October 17, 2023
Reston, VA—A new artificial intelligence tool provides a fully automated, easy-to-use and objective way to detect and evaluate brain tumors, according to new research published in the October issue of The Journal of Nuclear Medicine. Developed for use with amino acid PET scans, the deep learning-based segmentation algorithm can also assess brain tumor patients’ response to treatment with quality comparable to that of an experienced physician, but in a fraction of the time.
PET has become increasingly important in brain tumor diagnostics, complementing structural MRI. Over the past years, several studies have demonstrated the diagnostic value of the metabolic tumor volume for assessing treatment response in brain tumor patients. However, since measuring changes in the metabolic tumor volume of a brain tumor is time-consuming, it is usually not part of the routine clinical assessment.
“The fact that metabolic tumor volume is not routinely assessed in clinical practice suggests that the time and effort required for volumetric amino acid PET segmentation still exceeds clinical benefit,” said Philipp Lohmann, PhD, assistant professor (Habilitation) in Medical Physics, and team leader for Quantitative Image Analysis & AI at the Institute of Neuroscience and Medicine, Research Center in Juelich, Germany. “In response, our team developed a deep learning-based segmentation algorithm for a robust and fully automated volumetric evaluation of amino acid PET data and evaluated its performance for response assessment in patients with gliomas.”
Researchers retrospectively evaluated 699 18F-FET PET scans (at initial diagnosis or during follow-up) from 555 brain tumor patients. The deep learning-based segmentation algorithm was configured on a training and a test dataset, and changes in metabolic tumor volume were measured. Additionally, the algorithm was applied to data from a recently published 18F-FET PET study on response assessment in glioblastoma patients treated with adjuvant temozolomide chemotherapy. The response assessment from the algorithm was then compared to the assessment of an experienced physician, as reported in the study.
In the test dataset, 92 percent of lesions with increased uptake and 85 percent of lesions with isometric or hypometabolic uptake were correctly identified by the algorithm. Change in metabolic tumor volume, as detected by the algorithm, was a significant determinant of disease-free and overall survival, in agreement with the physician’s assessment.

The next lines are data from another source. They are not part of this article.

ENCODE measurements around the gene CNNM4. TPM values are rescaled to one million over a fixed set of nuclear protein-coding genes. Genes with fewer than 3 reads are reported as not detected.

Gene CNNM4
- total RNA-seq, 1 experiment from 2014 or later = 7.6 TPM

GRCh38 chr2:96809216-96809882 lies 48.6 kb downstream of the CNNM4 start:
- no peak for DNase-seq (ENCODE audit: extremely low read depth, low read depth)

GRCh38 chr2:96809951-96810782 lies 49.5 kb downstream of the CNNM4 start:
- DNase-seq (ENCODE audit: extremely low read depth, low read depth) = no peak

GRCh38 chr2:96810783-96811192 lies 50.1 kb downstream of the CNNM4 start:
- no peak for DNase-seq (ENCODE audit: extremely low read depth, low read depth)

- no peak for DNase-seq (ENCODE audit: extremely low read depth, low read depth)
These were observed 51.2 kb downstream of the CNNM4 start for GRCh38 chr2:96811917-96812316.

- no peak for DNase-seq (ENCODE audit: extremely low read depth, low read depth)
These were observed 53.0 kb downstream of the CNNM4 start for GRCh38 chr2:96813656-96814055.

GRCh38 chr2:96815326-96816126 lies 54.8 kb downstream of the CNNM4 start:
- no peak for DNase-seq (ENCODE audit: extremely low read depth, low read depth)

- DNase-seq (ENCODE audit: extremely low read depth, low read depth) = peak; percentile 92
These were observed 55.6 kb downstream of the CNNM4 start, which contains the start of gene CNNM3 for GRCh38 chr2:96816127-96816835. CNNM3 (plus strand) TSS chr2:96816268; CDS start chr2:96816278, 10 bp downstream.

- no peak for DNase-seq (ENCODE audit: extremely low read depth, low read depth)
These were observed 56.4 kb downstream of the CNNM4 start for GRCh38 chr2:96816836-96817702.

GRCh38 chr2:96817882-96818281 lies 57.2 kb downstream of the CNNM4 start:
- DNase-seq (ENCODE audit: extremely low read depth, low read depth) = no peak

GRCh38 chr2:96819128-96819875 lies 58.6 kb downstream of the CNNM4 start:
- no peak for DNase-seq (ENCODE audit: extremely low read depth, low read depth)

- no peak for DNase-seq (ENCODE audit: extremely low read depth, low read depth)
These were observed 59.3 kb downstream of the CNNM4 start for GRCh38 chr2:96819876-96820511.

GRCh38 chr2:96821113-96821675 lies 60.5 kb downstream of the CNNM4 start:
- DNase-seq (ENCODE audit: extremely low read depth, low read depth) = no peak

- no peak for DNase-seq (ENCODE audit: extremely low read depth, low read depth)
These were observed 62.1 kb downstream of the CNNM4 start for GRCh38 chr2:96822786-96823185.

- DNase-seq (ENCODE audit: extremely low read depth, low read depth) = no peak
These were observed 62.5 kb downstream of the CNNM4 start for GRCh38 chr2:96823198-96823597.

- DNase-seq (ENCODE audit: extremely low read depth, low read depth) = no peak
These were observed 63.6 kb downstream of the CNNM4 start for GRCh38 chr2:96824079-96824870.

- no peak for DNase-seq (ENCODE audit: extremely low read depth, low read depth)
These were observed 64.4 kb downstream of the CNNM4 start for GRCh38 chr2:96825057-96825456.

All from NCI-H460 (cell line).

“These findings highlight the value of the deep learning-based segmentation algorithm for improvement and automatization of clinical decision-making based on the volumetric evaluation of amino acid PET,” stated Lohmann. “The segmentation tool developed in our study could be an important platform to further promote amino acid PET and to strengthen its clinical value, which may give brain tumor patients access to important diagnostic information that was previously unavailable or difficult to obtain.”
To facilitate clinical implementation, the segmentation algorithm is freely available and can be executed on a conventional GPU-equipped computer in less than two minutes without preprocessing. “We hope to encourage and support treating physicians in neuro-oncology centers to consider amino acid PET for their patients, even if they have little or no prior experience,” said Lohmann. “Every patient with a brain tumor should have access to amino acid PET.”
|Figure 6. Representative 18F-FET PET images at baseline and follow-up of glioma patients with favorable (top row) and unfavorable (bottom row) outcomes after 2 cycles of adjuvant temozolomide. OS = overall survival; PFS = progression-free survival; TBRmean = mean TRB.|
The authors of “Automated Brain Tumor Detection and Segmentation for Treatment Response Assessment Using Amino Acid PET” include Robin Gutsche, Institute of Neuroscience and Medicine, Forschungszentrum Juelich GmbH, Juelich, Germany, and RWTH Aachen University, Aachen, Germany; Carsten Lowis and Philipp Lohmann, Institute of Neuroscience and Medicine, Forschungszentrum Juelich GmbH, Juelich, Germany; Karl Ziemons, Medical Engineering and Technomathematics, FH Aachen University of Applied Sciences, Juelich, Germany; Martin Kocher, Institute of Neuroscience and Medicine, Forschungszentrum Juelich GmbH, Juelich, Germany, and Department of Stereotaxy and Functional Neurosurgery, Faculty of Medicine and University Hospital Cologne, University of Cologne, Cologne, Germany; Garry Ceccon, Department of Neurology, Faculty of Medicine and University Hospital Cologne, University of Cologne, Cologne, Germany; Cláudia Régio Brambilla, Institute of Neuroscience and Medicine, Forschungszentrum Juelich GmbH, Juelich, Germany, and JARA-BRAIN-Translational Medicine, Aachen, Germany; Nadim J. Shah, Institute of Neuroscience and Medicine, Forschungszentrum Juelich GmbH, Juelich, Germany, JARA-BRAIN-Translational Medicine, Aachen, Germany, and Department of Neurology, University Hospital RWTH Aachen, Aachen, Germany; Karl-Josef Langen, Institute of Neuroscience and Medicine, Forschungszentrum Juelich GmbH, Juelich, Germany, Department of Nuclear Medicine, University Hospital RWTH Aachen, Aachen, Germany, and Center for Integrated Oncology, Universities of Aachen, Bonn, Cologne, and Duesseldorf, Germany; Norbert Galldiks, Institute of Neuroscience and Medicine, Forschungszentrum Juelich GmbH, Juelich, Germany, Department of Neurology, Faculty of Medicine and University Hospital Cologne, University of Cologne, Cologne, Germany, and Center for Integrated Oncology, Universities of Aachen, Bonn, Cologne, and Duesseldorf, Germany; and Fabian Isensee, Applied Computer Vision Lab, Helmholtz Imaging, Heidelberg, Germany, and Division of Medical Image Computing, German Cancer Research Center, Heidelberg, Germany.
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